Stop Getting Frustrated Whilst Practicing
Posted: August 5th, 2013 by Ashley Saunders
If you want a new method of guitar practice, keep reading.
Focus from now on, on application. Don’t worry too much about what you’re learning or learning new stuff, but on using what you already know.
So what are some simple ways to use what you know better and create easy improvement straight away:
1. Work on that timing!
Yes, I do go on about this often but it’s worth once and for all sorting out your timing. A great place to start is with my book “206 Improve your sense of time and rhythm”. I’ll guide you through how to assess where you’re at with your timing, give you a load of practical ways to improve your timing & feel and walk you through how to continue your development once you’ve completed the book.
The only other thing you need along with my book is a metronome, if you don’t have one, there’s a link to a FREE metronome in the resources section, if you have a kindle, there are some great free ones in the app store. That’s a good place to start, but you should buy a standalone one [my favorite is the Korg MA-30].
2. Learn song properly
What I mean, is go back and learn how to make the songs sound like the original, discover your passion for them again and practice them until it translates when you play them. No-one wants to listen to a half-hearted version of a song which mistakes are many and you keep starting and stopping.
The great thing about doing this, once you have mastered it a few times, you’re playing will automatically shift gears and it will be easier for you to play with passion.
The best way to start is to pick four songs and learn and master one a week for the next four weeks. After these four weeks, you should gather some honest friends [and a recording device of some sort] and give a concert, and ask for some feedback. Make sure you listen back to the recording and be honest with yourself. The more you work hard, the bigger the pay off.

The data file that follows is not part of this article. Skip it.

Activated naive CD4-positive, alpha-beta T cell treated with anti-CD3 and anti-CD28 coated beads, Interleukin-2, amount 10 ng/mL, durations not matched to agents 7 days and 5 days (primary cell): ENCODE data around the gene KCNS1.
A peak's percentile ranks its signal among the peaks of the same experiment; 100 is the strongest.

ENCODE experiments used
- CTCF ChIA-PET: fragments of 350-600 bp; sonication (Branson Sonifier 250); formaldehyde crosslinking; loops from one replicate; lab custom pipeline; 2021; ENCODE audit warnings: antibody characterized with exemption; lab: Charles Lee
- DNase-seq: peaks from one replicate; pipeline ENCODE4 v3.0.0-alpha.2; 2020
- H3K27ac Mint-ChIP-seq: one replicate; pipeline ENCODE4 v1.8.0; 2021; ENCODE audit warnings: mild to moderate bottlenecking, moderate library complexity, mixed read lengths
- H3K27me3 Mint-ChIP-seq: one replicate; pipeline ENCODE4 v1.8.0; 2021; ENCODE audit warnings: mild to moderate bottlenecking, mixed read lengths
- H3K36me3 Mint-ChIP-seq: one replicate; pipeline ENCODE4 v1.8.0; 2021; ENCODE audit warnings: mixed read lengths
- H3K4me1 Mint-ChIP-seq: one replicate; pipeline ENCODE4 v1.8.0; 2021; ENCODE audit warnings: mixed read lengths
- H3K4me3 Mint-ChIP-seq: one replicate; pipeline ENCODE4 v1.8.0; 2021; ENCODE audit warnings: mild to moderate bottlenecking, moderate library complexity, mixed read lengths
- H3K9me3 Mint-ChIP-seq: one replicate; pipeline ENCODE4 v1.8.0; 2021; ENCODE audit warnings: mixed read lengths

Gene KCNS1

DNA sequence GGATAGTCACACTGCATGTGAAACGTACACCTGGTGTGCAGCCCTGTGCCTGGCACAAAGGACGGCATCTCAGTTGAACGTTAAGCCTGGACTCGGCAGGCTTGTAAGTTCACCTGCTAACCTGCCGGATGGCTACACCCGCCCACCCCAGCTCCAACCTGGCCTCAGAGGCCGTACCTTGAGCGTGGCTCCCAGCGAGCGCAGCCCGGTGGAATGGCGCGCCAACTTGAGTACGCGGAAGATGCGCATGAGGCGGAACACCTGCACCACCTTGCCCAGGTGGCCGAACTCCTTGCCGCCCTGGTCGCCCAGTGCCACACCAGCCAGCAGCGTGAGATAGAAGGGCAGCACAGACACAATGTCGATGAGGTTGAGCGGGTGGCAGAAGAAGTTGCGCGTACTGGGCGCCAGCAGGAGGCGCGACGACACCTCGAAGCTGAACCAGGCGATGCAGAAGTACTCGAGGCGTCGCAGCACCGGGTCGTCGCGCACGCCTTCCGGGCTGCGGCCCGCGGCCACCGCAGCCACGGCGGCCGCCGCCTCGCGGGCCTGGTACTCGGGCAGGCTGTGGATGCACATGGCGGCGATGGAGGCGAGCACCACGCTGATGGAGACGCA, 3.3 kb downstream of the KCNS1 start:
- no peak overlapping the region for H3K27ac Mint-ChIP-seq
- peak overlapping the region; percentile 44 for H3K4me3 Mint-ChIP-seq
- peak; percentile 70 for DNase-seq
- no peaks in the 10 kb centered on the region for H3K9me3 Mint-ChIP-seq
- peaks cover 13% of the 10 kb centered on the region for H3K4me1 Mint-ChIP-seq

3. Learn scales, but forget them
Sounds odd, but it’s true. You should learn scales to forget them and then they should just be a part of your playing. You see, no-one wants to listen to you run scales, sorry. People do however want to hear music that will move them, that will inspire them and make them want to push the repeat button.
So you need to learn scales in order for you to know where the notes are on the guitar’s neck. But then you have to, need to and should, find something musical to say. The best way to find something to say is to sing and then to play it back to yourself. Do it privately to start off with and get use to messing it up. It will get it easier as you do it more.
4. Patience [bonus]
If you’re getting frustrated while practicing guitar, then take a deep breathe, try to slow down the passage which is annoying you. If it it’s a solo, work with a metronome, start at 50% of your current speed. Get it idea together at this slower tempo, and then when you’re happy, move the metronome up by 10 BPM, when you’re good, up it by another 10 BPM. It will take time and require patience!
With chord patterns, it’s a same thing, get each chord sound great in isolation. Think about how you will move between each chord, which finger will move first, second and so on. Try to move between chords slowly. Start with your metronome on it’s slowest setting and try one chord per bar. As you build confidence, the tempo can be increased. If you try this you’ll see your guitar playing abilities improve quicker and easier.